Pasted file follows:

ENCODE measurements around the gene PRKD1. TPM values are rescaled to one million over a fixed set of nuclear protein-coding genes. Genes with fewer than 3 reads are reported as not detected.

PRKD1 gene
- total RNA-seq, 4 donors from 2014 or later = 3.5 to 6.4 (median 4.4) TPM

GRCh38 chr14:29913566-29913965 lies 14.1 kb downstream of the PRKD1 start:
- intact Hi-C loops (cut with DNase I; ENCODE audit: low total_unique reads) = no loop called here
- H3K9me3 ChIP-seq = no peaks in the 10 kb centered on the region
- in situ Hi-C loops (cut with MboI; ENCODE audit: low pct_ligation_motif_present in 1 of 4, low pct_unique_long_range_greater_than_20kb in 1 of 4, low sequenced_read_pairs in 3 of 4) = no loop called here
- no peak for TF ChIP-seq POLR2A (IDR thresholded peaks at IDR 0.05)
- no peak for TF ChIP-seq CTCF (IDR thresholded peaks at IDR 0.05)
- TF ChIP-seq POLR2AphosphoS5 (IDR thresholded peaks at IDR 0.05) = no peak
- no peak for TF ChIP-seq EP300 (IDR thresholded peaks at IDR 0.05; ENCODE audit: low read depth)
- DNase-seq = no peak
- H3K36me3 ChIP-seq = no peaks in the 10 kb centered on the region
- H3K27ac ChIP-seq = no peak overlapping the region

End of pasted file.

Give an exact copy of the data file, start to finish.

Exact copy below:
ENCODE measurements around the gene PRKD1. TPM values are rescaled to one million over a fixed set of nuclear protein-coding genes. Genes with fewer than 3 reads are reported as not detected.

PRKD1 gene
- total RNA-seq, 4 donors from 2014 or later = 3.5 to 6.4 (median 4.4) TPM

GRCh38 chr14:29913566-29913965 lies 14.1 kb downstream of the PRKD1 start:
- intact Hi-C loops (cut with DNase I; ENCODE audit: low total_unique reads) = no loop called here
- H3K9me3 ChIP-seq = no peaks in the 10 kb centered on the region
- in situ Hi-C loops (cut with MboI; ENCODE audit: low pct_ligation_motif_present in 1 of 4, low pct_unique_long_range_greater_than_20kb in 1 of 4, low sequenced_read_pairs in 3 of 4) = no loop called here
- no peak for TF ChIP-seq POLR2A (IDR thresholded peaks at IDR 0.05)
- no peak for TF ChIP-seq CTCF (IDR thresholded peaks at IDR 0.05)
- TF ChIP-seq POLR2AphosphoS5 (IDR thresholded peaks at IDR 0.05) = no peak
- no peak for TF ChIP-seq EP300 (IDR thresholded peaks at IDR 0.05; ENCODE audit: low read depth)
- DNase-seq = no peak
- H3K36me3 ChIP-seq = no peaks in the 10 kb centered on the region
- H3K27ac ChIP-seq = no peak overlapping the region